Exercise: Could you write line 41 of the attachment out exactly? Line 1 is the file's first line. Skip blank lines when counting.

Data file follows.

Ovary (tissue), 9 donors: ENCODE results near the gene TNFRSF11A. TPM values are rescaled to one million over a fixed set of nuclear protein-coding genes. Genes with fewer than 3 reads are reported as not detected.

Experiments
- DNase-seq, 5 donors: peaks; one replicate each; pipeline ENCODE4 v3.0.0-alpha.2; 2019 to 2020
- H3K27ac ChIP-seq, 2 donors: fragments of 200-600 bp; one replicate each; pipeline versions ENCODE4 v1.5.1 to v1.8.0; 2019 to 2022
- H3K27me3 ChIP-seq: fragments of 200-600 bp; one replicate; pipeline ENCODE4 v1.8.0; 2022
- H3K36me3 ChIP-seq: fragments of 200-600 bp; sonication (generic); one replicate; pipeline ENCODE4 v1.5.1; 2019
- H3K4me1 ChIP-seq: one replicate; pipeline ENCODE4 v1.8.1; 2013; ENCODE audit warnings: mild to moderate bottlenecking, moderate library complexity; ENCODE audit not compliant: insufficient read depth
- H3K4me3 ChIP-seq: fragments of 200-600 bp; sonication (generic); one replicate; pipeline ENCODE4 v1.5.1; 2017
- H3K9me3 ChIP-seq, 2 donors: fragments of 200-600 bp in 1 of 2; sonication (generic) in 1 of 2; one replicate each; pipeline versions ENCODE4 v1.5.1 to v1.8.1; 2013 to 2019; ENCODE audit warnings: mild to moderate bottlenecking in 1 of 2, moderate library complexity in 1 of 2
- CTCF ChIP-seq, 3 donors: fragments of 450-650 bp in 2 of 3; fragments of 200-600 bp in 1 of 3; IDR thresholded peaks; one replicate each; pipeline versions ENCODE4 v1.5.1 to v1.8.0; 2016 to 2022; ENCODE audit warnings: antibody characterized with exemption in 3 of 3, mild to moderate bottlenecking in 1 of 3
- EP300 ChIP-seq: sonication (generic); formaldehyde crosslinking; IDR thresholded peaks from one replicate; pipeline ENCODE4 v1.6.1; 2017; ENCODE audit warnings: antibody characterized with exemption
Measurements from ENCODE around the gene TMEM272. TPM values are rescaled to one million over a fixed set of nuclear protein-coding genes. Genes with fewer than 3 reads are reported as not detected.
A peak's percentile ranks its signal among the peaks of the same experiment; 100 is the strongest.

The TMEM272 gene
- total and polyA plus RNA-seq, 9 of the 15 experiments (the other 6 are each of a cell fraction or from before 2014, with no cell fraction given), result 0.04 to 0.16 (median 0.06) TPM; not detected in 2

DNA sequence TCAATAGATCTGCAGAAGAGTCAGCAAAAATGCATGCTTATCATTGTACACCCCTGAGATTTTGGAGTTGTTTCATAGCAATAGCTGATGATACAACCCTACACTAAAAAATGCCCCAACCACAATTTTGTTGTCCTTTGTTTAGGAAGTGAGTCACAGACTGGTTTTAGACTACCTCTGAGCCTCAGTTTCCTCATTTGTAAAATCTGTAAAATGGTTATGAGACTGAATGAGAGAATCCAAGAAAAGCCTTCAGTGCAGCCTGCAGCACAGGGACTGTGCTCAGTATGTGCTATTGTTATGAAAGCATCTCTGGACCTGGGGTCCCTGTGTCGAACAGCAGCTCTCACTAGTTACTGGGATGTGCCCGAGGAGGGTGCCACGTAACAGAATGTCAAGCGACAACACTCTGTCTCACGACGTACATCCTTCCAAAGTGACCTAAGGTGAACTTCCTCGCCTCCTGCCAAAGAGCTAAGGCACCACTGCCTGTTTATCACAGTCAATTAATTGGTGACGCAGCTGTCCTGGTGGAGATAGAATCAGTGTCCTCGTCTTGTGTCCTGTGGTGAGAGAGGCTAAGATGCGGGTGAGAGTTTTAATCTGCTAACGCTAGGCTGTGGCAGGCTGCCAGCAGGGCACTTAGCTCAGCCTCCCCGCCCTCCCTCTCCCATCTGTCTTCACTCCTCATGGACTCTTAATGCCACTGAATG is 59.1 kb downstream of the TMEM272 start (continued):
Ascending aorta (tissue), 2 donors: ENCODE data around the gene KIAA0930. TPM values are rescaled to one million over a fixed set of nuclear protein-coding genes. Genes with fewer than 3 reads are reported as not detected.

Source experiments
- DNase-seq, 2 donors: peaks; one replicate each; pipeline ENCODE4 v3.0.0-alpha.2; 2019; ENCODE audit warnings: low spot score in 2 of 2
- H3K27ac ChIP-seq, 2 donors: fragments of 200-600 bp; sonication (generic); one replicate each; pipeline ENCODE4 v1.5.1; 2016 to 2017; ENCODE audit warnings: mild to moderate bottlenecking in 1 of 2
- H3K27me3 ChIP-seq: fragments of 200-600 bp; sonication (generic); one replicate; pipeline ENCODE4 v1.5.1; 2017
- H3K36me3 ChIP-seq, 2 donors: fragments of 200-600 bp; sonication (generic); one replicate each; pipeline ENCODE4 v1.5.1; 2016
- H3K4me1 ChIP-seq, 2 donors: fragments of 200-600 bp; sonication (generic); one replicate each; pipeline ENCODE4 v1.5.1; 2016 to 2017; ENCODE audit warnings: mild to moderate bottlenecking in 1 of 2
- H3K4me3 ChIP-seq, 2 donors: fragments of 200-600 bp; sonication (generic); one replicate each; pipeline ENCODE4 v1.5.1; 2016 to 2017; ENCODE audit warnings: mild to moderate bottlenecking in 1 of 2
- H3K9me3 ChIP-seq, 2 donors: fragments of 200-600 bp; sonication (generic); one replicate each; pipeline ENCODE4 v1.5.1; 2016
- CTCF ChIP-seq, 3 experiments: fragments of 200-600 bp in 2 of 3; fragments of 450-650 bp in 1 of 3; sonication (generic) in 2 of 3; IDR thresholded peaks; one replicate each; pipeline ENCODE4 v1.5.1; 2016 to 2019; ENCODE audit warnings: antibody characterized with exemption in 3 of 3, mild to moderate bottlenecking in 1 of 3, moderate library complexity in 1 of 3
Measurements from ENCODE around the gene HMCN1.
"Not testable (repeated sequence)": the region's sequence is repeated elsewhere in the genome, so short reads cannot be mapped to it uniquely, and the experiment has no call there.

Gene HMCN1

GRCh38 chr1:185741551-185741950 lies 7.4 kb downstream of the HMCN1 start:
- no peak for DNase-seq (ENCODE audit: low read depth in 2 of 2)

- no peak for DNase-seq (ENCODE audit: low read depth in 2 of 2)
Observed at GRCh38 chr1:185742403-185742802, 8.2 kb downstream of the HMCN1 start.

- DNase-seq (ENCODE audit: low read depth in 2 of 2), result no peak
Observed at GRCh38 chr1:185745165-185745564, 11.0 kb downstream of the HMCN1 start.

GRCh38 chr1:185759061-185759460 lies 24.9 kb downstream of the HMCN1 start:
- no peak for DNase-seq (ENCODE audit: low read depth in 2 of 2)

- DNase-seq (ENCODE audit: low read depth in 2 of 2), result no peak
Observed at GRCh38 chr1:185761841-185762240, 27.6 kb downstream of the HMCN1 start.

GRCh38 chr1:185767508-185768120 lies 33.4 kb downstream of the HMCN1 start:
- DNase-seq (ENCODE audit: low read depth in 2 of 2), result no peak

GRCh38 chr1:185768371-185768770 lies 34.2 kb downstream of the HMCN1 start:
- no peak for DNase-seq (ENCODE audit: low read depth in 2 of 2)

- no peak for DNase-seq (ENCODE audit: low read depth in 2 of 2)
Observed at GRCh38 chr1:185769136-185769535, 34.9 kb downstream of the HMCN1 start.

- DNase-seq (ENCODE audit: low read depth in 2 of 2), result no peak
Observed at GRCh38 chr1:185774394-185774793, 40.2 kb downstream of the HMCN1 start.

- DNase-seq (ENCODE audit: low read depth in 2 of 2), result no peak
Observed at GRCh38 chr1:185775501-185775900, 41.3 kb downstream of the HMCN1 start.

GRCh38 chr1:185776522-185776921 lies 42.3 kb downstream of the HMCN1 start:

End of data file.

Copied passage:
- DNase-seq (ENCODE audit: low read depth in 2 of 2), result no peak